What it boils down to is: MAKE GOOD ART. That’s all you can do. And if you’re shortlisted for an award, I tip my hat to you (it’s a fabulous hat). And if not? Keep writing, my friend, it’s the act of creating that draws you back to words, not the awards. Besides, there’s always next year.


2017: Heroes and Vikings, and the Shit Year it was

If it were up to me, I’d wrap 2017 in a whole pile of monkey shit and set that bitch afire. Twice. But part of me wants to hold tight to 2017, to never let that first part of it go. There was good in my 2017, but the shit… oh, the shit. When I look back on this year, I can see the wonderful in it: the successes, the people I’ve met, and those I’ve surrounded myself with. Of that, I am thankful, but the last half of this year especially was life-changing in a way you never want it to be. The way no one ever wants it to be.

There are some things you just never get over, and the loss of my mother darkens any good this year threw my way. This is the first time I’ve mentioned her passing publicly, and I’m not going to go into how amazing she was (she’s a hero, my hero), and how hard she fought (like a fucking Viking), or how fucked-up disease is (I never knew how much I could hate a thing), or how much I miss her (there’s an ache inside that will never go away). She deserves so much more than I could ever put into words.

Writing has always been a solace, but I’m only now starting to think of words again. Small and simple though they be, it’s a start. There’s a normalcy to it that my heart sometimes fights ‒ how can I be ‘normal’ again? But I can almost feel that slap upside my head. Like I said, a fucking Viking.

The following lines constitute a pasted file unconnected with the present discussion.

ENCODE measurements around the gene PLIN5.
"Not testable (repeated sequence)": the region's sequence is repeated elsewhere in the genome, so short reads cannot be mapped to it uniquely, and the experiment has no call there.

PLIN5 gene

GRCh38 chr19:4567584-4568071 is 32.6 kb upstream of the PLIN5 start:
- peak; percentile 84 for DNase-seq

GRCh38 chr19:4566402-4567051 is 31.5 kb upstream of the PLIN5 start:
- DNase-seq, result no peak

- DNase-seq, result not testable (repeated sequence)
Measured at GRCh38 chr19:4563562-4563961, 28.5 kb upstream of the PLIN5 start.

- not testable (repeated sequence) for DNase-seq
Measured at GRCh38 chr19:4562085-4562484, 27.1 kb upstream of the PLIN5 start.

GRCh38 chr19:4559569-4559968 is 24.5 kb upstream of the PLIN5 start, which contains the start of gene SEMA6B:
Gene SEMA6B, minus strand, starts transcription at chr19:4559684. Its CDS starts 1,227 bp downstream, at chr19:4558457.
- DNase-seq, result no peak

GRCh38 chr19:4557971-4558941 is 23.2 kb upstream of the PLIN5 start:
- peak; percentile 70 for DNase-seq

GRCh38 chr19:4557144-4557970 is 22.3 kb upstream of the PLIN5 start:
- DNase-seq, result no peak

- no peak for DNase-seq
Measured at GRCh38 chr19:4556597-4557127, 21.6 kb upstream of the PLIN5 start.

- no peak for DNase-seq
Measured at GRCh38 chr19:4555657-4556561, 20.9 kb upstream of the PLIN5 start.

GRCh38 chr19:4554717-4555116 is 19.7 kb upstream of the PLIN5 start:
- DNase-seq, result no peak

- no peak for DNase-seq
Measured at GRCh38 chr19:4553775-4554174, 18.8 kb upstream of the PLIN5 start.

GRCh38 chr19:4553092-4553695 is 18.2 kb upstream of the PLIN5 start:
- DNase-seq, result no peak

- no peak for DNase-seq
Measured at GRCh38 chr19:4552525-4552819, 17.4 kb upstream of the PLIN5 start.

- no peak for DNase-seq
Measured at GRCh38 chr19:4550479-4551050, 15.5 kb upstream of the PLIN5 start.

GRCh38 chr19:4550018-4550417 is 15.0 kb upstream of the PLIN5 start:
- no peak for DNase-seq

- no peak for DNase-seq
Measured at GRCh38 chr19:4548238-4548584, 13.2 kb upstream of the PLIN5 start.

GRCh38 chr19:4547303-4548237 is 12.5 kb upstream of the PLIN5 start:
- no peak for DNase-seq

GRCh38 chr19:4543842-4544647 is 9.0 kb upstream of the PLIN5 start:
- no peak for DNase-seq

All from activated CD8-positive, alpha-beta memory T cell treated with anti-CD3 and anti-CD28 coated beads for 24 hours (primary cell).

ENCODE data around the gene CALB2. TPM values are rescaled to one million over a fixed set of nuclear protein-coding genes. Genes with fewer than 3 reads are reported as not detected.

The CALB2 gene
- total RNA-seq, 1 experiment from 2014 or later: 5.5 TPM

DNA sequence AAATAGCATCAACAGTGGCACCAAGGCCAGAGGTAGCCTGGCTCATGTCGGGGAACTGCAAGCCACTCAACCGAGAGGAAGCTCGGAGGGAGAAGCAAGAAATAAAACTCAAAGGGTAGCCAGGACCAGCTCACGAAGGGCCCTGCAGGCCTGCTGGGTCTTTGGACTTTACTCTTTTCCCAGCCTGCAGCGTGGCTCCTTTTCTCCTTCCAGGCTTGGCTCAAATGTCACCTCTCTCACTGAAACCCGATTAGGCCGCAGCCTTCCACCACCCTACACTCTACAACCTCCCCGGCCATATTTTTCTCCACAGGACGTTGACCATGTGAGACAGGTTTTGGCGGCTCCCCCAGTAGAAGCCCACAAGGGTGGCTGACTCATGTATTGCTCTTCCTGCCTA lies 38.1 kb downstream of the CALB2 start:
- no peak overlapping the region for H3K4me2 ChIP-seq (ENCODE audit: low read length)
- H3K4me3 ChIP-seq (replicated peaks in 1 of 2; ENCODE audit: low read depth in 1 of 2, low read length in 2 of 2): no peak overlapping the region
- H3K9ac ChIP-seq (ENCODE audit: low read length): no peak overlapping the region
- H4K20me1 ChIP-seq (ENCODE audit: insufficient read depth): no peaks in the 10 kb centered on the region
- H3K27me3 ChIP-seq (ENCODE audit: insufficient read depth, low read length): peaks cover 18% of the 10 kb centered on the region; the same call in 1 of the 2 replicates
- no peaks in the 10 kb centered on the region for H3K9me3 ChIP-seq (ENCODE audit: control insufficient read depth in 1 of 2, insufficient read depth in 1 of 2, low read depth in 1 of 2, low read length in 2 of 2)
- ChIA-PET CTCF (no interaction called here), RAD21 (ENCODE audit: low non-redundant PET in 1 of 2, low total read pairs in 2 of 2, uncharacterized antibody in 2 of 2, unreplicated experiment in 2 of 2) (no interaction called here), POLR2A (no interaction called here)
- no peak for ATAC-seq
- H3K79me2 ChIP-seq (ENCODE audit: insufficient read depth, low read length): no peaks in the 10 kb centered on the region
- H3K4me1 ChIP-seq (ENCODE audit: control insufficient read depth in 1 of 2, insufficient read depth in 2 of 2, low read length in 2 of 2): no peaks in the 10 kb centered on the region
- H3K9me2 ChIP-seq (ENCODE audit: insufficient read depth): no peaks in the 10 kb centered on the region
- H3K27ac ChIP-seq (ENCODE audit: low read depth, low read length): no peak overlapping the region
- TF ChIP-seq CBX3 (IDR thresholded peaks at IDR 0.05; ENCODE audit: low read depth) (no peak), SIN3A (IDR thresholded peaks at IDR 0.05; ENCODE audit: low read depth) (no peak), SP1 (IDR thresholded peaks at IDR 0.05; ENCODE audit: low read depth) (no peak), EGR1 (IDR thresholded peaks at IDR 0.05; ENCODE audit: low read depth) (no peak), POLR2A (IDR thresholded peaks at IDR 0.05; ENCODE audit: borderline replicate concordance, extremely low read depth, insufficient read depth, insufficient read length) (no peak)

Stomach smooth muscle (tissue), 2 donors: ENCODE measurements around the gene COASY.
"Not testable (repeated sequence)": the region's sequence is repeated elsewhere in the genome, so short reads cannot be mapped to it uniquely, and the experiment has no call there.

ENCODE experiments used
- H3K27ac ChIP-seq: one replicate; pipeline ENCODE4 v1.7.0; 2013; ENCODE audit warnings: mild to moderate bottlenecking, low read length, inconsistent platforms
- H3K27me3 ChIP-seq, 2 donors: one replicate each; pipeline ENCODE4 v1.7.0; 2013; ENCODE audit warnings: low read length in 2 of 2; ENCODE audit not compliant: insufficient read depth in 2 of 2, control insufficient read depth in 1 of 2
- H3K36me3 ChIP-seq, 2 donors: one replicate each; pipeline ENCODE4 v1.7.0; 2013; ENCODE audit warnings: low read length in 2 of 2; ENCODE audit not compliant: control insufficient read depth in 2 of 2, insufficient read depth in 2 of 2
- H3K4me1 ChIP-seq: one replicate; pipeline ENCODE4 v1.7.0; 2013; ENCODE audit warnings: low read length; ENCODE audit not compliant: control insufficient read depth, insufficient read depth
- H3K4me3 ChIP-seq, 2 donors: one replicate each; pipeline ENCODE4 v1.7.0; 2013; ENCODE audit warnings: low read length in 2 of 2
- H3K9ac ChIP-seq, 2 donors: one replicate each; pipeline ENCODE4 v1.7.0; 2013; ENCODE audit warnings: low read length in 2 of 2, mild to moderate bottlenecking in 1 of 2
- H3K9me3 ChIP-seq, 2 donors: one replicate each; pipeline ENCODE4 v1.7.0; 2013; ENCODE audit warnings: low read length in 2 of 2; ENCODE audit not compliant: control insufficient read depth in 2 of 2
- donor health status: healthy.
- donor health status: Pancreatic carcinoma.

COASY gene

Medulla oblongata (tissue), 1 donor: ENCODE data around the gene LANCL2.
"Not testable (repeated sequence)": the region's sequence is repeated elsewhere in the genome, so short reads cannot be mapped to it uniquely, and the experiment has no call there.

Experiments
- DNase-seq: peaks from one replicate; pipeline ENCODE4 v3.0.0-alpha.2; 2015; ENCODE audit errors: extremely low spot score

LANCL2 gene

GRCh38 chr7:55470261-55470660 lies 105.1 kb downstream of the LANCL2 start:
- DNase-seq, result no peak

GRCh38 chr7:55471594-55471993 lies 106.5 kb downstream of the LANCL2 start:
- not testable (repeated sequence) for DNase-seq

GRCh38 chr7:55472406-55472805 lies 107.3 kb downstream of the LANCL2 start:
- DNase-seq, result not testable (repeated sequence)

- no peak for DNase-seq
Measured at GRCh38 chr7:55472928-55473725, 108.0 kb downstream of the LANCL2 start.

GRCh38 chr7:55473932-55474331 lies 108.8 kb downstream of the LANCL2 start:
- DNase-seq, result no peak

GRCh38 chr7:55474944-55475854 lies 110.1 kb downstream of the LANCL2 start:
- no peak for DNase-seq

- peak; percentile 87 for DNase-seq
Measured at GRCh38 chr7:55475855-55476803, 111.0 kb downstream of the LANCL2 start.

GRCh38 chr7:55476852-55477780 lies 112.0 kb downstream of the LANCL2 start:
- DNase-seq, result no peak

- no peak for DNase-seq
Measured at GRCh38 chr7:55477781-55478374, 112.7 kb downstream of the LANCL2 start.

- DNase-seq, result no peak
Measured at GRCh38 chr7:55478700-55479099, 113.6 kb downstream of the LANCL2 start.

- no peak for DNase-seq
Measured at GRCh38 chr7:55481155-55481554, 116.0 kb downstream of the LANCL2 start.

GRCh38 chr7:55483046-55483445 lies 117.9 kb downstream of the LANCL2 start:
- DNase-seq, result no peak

2017 was the year I had my mother. It was the year I did not.

So I wrote a thing, not long before the world ripped away what was light and good. It’s nothing special, but it’s from a life to which I can never return. A life where my mother’s heart beat in fierce defiance.

I wonder at its content; it resonates now in a way it didn’t when I wrote it. And while I want to see the end of this shittiest of shittest years, I also want to hold onto it and never let it go.


“In blood Skarja walks, the souls of all she’s killed the great shadow at her back!” Mira shouted above the storm’s fury as I grabbed my scythe. “My dreams do not lie!”

Too long I’d stayed; lines appearing on my wife’s face where they never would on mine. I’d run, draw Skarja away. Mira would be spared. This time, no children had I sired.

Howling winds rattled the shutters of our hut as Mira dragged me from the door. “She comes! Your name upon her lips!”

Fear for me darkened her eyes. That was why I’d loved again when I’d sworn nevermore. My kiss lingered, savouring lips I hoped would never curse my name.

“Flee,” I begged. “Wipe me from memory.” I charged into the storm. If I could get to the mountains, if—

Skarja loomed from the maelstrom, spitting my name like venom. “Evka.”

A thousand cuts glistened on her ebony skin, like lightning under the moon’s touch. I knew each one. Had delivered them with hate-fuelled rage ­‒ desperate for what she had that I did not. The shadow behind Skarja writhed as she gathered it to her, faces of the damned morphing into great black wings ‒ shredded and shrieking.